When it comes to collecting watches, most people are interested in what the watch does. A lot of attention is paid to the movements of watches, and that’s not surprising, really. The movement is the part of the watch that tells time, after all, so it’s not at all unusual for collectors to spend a lot of time focusing on the movement.
Lately, however, collectors and makers have been focusing on the watch case.
That’s a bit strange, at least to the layman. The case is just the part of the watch that holds the movement, right? Why would anyone care about the case?
For years, few people did care about the case; and watch cases were usually made from stainless steel. Stainless steel is durable, rust resistant and relatively inexpensive. For more expensive watches, that stainless steel might get swapped out for gold or platinum, though both would have to be used in alloys, as both are too soft to use as a watch case on their own.
That was pretty much it; you had either steel or gold. Both had their advantages and disadvantages. The disadvantages of steel are that it’s somewhat heavy, and not very sexy. Who wants to pay $10,000 (or $200,000) for a watch with a steel case?
That’s why makers have recently been turning to other materials to make their watches either lighter or more exotic, both of which offer additional appeal to potential buyers.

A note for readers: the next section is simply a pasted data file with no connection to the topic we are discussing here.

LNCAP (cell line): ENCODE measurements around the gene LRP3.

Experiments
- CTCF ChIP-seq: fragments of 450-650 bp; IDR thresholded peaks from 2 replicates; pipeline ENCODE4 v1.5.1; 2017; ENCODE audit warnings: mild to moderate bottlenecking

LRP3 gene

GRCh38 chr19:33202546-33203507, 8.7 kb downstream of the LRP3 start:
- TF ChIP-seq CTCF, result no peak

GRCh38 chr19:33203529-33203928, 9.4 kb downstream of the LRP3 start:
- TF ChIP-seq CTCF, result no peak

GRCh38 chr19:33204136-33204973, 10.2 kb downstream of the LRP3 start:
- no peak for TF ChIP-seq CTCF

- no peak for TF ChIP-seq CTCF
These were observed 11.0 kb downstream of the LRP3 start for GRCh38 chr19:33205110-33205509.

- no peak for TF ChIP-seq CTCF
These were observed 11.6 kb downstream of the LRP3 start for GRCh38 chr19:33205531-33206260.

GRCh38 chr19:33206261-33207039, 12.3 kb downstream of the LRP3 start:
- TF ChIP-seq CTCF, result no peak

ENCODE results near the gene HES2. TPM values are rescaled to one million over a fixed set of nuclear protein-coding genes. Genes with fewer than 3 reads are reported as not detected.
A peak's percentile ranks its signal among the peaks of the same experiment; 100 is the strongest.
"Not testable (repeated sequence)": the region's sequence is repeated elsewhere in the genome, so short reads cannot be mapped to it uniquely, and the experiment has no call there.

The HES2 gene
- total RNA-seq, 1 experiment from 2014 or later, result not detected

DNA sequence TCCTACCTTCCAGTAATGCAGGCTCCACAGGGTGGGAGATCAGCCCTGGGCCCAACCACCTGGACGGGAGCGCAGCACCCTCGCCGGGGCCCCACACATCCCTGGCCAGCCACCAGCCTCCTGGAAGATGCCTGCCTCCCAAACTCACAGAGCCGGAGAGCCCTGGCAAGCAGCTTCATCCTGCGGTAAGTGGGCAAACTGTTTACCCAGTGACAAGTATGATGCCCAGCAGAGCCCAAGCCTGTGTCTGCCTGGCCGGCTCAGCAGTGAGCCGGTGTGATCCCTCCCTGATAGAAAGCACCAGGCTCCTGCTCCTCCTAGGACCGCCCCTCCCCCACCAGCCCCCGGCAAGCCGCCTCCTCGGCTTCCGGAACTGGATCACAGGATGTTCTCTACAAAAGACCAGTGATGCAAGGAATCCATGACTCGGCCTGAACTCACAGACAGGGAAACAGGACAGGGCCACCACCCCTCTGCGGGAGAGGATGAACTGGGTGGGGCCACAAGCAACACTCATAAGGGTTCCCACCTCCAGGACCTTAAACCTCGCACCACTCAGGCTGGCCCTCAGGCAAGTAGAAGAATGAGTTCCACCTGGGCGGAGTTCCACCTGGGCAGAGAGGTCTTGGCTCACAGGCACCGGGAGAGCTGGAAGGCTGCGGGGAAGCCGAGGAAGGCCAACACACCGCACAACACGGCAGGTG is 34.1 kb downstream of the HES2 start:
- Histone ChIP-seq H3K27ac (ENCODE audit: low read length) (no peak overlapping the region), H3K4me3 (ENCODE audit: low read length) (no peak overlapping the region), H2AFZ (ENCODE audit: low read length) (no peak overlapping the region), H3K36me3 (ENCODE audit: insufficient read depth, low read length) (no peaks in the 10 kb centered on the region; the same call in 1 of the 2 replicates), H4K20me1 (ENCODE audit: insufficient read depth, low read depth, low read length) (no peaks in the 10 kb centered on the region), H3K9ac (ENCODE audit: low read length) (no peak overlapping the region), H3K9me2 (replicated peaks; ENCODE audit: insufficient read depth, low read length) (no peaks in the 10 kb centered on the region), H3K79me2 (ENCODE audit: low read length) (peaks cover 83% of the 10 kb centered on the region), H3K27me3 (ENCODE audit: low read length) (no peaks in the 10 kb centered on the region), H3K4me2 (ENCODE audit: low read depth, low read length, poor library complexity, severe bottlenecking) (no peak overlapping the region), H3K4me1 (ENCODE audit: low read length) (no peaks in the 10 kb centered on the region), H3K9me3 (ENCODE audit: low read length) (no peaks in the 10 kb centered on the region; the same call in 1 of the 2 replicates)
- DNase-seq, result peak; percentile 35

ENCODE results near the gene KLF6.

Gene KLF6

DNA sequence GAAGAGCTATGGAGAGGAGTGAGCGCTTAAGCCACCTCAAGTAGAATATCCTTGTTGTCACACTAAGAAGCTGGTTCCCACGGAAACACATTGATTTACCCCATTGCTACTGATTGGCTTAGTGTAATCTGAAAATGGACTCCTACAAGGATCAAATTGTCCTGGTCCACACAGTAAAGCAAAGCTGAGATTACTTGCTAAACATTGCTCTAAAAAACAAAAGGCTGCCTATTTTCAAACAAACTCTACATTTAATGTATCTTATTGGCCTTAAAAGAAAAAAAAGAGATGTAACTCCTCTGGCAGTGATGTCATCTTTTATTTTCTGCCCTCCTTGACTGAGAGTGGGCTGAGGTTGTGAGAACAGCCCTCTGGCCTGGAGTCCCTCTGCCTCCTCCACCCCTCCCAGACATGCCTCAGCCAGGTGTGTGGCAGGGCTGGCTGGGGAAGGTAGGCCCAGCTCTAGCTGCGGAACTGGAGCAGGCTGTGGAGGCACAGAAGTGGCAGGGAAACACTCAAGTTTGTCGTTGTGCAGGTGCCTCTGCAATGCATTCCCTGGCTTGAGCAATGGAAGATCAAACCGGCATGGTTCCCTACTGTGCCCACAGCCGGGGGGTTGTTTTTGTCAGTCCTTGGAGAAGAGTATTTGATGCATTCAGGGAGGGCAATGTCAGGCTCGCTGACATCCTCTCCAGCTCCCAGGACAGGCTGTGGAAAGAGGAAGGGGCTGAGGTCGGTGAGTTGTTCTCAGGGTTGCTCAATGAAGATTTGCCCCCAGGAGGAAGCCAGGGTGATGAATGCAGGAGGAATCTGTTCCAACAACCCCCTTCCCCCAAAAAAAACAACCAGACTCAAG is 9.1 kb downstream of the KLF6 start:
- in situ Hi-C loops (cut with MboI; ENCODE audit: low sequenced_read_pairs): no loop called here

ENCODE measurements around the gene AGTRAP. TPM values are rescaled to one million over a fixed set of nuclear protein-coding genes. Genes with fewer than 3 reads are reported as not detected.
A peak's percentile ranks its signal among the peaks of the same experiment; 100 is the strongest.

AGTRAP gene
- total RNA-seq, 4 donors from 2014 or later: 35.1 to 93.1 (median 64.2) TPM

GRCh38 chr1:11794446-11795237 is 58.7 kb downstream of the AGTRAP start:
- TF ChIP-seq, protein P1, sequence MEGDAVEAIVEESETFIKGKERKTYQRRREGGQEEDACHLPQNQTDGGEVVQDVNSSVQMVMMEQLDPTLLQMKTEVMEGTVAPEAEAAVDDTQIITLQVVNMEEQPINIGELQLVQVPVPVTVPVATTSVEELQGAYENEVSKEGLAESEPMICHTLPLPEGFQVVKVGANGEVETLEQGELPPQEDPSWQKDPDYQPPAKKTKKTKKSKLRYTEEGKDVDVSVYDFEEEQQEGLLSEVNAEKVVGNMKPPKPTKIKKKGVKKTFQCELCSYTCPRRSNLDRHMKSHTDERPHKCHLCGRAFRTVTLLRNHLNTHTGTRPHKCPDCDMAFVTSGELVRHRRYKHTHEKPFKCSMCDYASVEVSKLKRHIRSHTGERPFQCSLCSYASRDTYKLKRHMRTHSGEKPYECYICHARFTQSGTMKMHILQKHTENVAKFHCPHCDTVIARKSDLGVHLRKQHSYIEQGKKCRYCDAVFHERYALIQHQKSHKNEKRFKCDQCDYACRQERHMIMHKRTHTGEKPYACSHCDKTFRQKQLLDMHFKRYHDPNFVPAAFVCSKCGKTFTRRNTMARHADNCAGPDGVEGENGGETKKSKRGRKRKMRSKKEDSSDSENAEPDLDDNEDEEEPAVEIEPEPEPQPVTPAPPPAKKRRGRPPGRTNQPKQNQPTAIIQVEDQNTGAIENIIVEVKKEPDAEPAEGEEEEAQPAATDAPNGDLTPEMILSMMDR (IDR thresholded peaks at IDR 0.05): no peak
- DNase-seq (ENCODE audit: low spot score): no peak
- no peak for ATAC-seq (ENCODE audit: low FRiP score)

Lots of makers are working with carbon fiber now. It’s both ultra-strong and ultra-lightweight, though carbon fiber tends to lend itself best to use in sports watches, rather than high end luxury models. That’s just because, for all of its merits, carbon fiber isn’t particularly attractive. Sure, it’s light and strong, but it’s not as pretty as gold or platinum.
Along similar lines, a few watchmakers are working with ceramic. We’re not talking about the pottery that your grandmother used to make; these ceramics are high-tech, super-strong, space age materials. Ceramics offer many of the benefits of carbon fiber and similar drawbacks. They look nice, but they don’t look elegant.
Hublot has experimented with using a special mix of ceramic and gold to produce a durable, super-strong, highly attractive and scratch-resistant case, and that may be the magic solution that provides the best of all possible worlds…at a price, of course.
Hublot has also (with a few other companies) made a few watches using sapphire. This sounds great on paper; who doesn’t like sapphire? It’s edgy, it’s expensive-sounding (and expensive for real) and it looks really good. The downsides are significant, however. The material is really expensive. The material is really difficult to work with; you can drill it for hours, be nearly done, and then have the material shatter or crack on you, forcing you to throw it all away and start over.
Perhaps the worst part about ceramic is a problem for the marketing people – the finished product often resembles clear plastic, even though the watch is priced as though it were a house.
At least one maker is simply taking stainless steel and giving it a twist. Damascus steel is an Old World steel technique that was used to make swords 1000 years ago. It has an interesting swirled texture to it and looks great. On the downside, it is still steel, and the deep, dark secret is that the actual recipe for making Damascus steel was lost 150 years ago and no one really remembers how to make it. The result now is something that looks like Damascus steel but is likely priced more like gold.
All of these things are a lot more interesting than plain old steel or plain old gold, however. We’ll expect to see far more experimentation coming down the road with watch cases.